International Journal of Ophthalmic PathologyISSN: 2324-8599

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Research Article, Int J Ophthalmic Pathol Vol: 2 Issue: 1

Retinal Nerve Fiber Layer Thickness Analysis with Optical Coherence Tomography in Wolfram Syndrome

Ágata Mota1*, Sofia Fonseca1, Carla Sofia Ferreira1, Olinda Faria1,2, Sérgio Estrela Silva1, Manuel Falcão1,2, Susana Penas1,2, Elisete Brandão1, Fernando Falcão Reis1,2
1Ophthalmology Department, Hospital de São João, Porto, Portugal
2Faculdade de Medicina, Universidade do Porto, Porto, Portugal
Corresponding author : Ágata Mota
Ophthalmology Department, Hospital de São João, Alameda Professor Hernâni Monteiro, 4200 – 319 Porto, Portugal
Tel: +351 965381831
E-mail: [email protected]
Received: November 17, 2012 Accepted: January 15, 2013 Published: January 22, 2013
Citation: Mota Á, Fonseca S, Ferreira CS, Faria O, Silva SE, et al. (2013) Retinal Nerve Fiber Layer Thickness Analysis with Optical Coherence Tomography in Wolfram Syndrome. Int J Ophthalmic Pathol 2:1. doi:10.4172/2324-8599.1000107

Abstract

Retinal Nerve Fiber Layer Thickness Analysis with Optical Coherence Tomography in Wolfram Syndrome

Purpose: To evaluate the peripapillary retinal nerve fiber layer (RNFL) in Wolfram’s Syndrome (WS) using optical coherence tomography (OCT).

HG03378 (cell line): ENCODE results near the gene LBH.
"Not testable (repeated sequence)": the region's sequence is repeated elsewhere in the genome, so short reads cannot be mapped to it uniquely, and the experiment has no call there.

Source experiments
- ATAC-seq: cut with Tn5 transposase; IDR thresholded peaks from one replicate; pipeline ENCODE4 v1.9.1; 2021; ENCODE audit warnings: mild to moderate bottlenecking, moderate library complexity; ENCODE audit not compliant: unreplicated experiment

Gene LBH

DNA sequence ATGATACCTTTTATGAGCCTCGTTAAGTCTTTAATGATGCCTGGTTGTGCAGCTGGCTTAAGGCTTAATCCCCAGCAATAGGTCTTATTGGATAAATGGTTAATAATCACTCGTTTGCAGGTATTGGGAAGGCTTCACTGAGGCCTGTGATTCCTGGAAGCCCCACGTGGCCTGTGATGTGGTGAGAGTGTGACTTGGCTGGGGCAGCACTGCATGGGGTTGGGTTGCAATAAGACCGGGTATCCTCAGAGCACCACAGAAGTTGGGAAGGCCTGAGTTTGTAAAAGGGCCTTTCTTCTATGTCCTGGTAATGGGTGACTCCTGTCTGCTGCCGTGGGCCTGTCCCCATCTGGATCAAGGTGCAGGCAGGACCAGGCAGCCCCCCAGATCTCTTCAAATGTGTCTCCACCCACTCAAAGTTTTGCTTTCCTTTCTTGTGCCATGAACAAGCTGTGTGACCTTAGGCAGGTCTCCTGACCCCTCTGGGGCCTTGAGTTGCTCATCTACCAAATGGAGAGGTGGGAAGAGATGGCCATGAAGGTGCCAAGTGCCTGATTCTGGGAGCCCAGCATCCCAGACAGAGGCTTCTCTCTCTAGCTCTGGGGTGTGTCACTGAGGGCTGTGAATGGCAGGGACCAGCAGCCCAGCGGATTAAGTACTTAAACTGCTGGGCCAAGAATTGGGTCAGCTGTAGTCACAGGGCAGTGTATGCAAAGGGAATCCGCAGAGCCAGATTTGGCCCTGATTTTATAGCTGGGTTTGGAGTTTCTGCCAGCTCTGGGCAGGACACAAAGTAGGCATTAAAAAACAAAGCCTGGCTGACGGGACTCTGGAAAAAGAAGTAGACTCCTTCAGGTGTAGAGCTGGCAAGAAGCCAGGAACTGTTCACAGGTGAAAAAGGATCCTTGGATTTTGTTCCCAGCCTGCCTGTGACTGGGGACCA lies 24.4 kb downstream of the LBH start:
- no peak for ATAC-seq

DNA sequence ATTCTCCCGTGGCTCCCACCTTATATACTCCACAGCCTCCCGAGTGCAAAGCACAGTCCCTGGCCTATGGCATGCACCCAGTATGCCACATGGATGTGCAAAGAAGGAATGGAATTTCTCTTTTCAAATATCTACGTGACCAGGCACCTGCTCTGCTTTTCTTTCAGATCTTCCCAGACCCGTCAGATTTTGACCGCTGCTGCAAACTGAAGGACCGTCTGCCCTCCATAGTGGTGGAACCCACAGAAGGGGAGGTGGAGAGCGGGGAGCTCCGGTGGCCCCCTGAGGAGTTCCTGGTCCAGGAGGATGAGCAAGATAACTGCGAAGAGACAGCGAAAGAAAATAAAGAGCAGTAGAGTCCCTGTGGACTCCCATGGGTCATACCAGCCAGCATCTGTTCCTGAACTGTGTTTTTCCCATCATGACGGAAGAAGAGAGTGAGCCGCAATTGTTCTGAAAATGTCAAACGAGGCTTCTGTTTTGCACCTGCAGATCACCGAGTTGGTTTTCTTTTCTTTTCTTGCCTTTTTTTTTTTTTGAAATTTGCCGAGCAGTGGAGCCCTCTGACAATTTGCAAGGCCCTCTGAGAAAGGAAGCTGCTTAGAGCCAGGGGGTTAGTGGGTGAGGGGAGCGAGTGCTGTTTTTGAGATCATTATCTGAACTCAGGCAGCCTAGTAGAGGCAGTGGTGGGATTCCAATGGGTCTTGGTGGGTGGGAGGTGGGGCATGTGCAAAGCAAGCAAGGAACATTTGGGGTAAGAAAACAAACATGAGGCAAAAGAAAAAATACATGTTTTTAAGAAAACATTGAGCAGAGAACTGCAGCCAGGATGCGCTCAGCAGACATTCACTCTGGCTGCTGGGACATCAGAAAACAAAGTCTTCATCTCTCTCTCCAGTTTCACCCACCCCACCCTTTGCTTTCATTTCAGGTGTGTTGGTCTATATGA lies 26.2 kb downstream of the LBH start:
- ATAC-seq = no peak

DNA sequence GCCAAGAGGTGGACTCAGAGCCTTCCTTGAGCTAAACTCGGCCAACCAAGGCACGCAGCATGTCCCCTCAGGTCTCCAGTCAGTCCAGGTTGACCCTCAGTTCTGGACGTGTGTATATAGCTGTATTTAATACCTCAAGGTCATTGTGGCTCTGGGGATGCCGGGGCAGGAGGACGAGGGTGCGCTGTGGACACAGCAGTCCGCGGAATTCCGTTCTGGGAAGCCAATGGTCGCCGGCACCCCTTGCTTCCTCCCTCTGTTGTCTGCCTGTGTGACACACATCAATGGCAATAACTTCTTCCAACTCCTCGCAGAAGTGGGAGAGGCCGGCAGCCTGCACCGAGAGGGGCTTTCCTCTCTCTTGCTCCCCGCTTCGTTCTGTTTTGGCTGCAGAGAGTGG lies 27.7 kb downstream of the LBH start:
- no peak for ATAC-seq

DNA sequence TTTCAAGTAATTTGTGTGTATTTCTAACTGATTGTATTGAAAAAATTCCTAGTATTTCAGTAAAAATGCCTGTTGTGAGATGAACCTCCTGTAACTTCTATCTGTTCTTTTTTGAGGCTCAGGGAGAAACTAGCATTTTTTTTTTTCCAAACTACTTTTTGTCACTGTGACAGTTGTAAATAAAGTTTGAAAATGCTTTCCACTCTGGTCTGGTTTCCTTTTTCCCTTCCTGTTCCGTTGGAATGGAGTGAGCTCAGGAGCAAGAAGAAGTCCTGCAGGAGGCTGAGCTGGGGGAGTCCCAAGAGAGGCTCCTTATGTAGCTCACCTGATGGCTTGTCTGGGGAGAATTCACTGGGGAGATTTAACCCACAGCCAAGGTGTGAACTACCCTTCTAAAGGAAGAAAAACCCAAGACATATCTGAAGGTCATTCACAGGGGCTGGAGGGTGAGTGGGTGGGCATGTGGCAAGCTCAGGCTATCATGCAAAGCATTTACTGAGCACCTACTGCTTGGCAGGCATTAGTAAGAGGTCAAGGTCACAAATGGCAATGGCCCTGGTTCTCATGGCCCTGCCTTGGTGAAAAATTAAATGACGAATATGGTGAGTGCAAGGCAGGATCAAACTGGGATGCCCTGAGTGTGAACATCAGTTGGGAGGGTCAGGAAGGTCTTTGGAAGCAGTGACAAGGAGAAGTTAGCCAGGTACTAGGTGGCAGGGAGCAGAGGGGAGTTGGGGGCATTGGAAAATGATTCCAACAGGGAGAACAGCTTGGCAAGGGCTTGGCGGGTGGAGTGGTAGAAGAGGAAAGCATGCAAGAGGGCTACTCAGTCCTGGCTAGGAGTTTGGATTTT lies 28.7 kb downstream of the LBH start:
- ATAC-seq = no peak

Methods: The peripapillary RNFL of eighteen eyes of nine patients
with the clinical diagnosis of WS were measured using Stratus OCT. The RNFL was determined consecutively three times.

Results: The mean RNFL thickness is inferior to the 99% normal limit given by the instrument´s normative database in all patients. The superior and inferior quadrants were beneath the 99% normal limit in every patient. The nasal quadrant was at the level 1-5% in 37.0% of the measurements and at the level 5-95% in 3.7%. The temporal quadrant was at the level 1-5% in 13.0% of the measurements and at the level 5-95% in 5.5%.

Conclusion: In our series, there is an overall decrease of the RNFL thickness. The nasal and temporal quadrants were the least affected. This is the first time that this characteristic of the disease is described. Understanding the pattern of RNFL damage can be important clinically to differentiate WS from other causes of hereditary optic atrophy that have distinct patterns of RNFL loss. This provides further insight in the lesion pattern and pathophysiology of the disease.

Keywords: Wolfram syndrome; DIDMOAD; Retinal nerve fiber layer; Stratus OCT; Optic nerve atrophy

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